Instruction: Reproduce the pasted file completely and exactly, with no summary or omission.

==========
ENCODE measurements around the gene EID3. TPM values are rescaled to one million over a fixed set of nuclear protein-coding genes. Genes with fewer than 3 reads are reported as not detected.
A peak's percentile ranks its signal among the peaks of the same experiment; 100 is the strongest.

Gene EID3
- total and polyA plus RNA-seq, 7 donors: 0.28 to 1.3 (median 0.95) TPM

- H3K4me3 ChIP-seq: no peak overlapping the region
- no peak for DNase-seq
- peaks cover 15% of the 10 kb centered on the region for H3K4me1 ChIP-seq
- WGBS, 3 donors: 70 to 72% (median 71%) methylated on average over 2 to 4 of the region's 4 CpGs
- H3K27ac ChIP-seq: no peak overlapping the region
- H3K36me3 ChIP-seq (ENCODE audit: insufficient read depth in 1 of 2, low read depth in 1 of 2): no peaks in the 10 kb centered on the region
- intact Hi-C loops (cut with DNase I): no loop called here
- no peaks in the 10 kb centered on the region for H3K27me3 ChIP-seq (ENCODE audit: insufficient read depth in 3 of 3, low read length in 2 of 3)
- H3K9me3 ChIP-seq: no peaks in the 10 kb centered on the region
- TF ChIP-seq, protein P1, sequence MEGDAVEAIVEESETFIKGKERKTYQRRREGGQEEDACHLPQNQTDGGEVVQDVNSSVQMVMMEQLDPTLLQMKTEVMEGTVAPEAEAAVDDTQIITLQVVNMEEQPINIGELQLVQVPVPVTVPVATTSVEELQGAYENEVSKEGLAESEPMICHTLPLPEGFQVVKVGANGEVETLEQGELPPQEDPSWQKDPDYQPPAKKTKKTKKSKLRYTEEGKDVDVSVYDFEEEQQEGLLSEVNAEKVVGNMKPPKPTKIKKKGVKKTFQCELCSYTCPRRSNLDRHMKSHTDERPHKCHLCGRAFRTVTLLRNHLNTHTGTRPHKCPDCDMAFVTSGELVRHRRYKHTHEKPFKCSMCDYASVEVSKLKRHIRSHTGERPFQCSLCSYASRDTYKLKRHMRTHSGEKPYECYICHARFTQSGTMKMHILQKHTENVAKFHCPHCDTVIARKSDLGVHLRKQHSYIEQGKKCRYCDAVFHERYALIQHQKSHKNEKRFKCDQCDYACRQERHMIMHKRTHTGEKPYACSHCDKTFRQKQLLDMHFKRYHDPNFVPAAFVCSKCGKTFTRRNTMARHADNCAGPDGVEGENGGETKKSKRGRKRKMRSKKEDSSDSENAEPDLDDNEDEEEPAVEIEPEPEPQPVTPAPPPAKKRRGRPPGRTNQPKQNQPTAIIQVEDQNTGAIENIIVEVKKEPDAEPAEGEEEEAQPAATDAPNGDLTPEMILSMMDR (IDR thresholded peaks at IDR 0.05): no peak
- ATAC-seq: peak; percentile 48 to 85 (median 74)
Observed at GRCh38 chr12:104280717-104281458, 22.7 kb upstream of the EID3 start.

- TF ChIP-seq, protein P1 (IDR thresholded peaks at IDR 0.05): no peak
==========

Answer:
ENCODE measurements around the gene EID3. TPM values are rescaled to one million over a fixed set of nuclear protein-coding genes. Genes with fewer than 3 reads are reported as not detected.
A peak's percentile ranks its signal among the peaks of the same experiment; 100 is the strongest.

Gene EID3
- total and polyA plus RNA-seq, 7 donors: 0.28 to 1.3 (median 0.95) TPM

- H3K4me3 ChIP-seq: no peak overlapping the region
- no peak for DNase-seq
- peaks cover 15% of the 10 kb centered on the region for H3K4me1 ChIP-seq
- WGBS, 3 donors: 70 to 72% (median 71%) methylated on average over 2 to 4 of the region's 4 CpGs
- H3K27ac ChIP-seq: no peak overlapping the region
- H3K36me3 ChIP-seq (ENCODE audit: insufficient read depth in 1 of 2, low read depth in 1 of 2): no peaks in the 10 kb centered on the region
- intact Hi-C loops (cut with DNase I): no loop called here
- no peaks in the 10 kb centered on the region for H3K27me3 ChIP-seq (ENCODE audit: insufficient read depth in 3 of 3, low read length in 2 of 3)
- H3K9me3 ChIP-seq: no peaks in the 10 kb centered on the region
- TF ChIP-seq, protein P1, sequence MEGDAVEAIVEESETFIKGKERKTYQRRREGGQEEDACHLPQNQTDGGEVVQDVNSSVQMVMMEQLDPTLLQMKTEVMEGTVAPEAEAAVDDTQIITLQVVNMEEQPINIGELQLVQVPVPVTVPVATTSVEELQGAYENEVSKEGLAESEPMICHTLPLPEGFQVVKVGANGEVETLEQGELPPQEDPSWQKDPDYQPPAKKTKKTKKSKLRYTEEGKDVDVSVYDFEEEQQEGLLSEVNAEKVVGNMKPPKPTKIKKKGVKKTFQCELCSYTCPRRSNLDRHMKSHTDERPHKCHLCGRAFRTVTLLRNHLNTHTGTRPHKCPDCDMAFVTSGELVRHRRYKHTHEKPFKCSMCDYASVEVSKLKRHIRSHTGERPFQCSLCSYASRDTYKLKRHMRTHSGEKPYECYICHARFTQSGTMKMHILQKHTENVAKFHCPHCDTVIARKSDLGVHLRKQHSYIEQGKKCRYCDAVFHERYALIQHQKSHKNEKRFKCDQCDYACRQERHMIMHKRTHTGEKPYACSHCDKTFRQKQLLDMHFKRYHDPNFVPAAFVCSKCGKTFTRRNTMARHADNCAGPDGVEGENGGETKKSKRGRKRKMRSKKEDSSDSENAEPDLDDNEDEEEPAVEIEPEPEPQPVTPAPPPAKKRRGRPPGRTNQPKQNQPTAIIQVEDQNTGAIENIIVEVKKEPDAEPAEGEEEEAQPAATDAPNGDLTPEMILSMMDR (IDR thresholded peaks at IDR 0.05): no peak
- ATAC-seq: peak; percentile 48 to 85 (median 74)
Observed at GRCh38 chr12:104280717-104281458, 22.7 kb upstream of the EID3 start.

- TF ChIP-seq, protein P1 (IDR thresholded peaks at IDR 0.05): no peak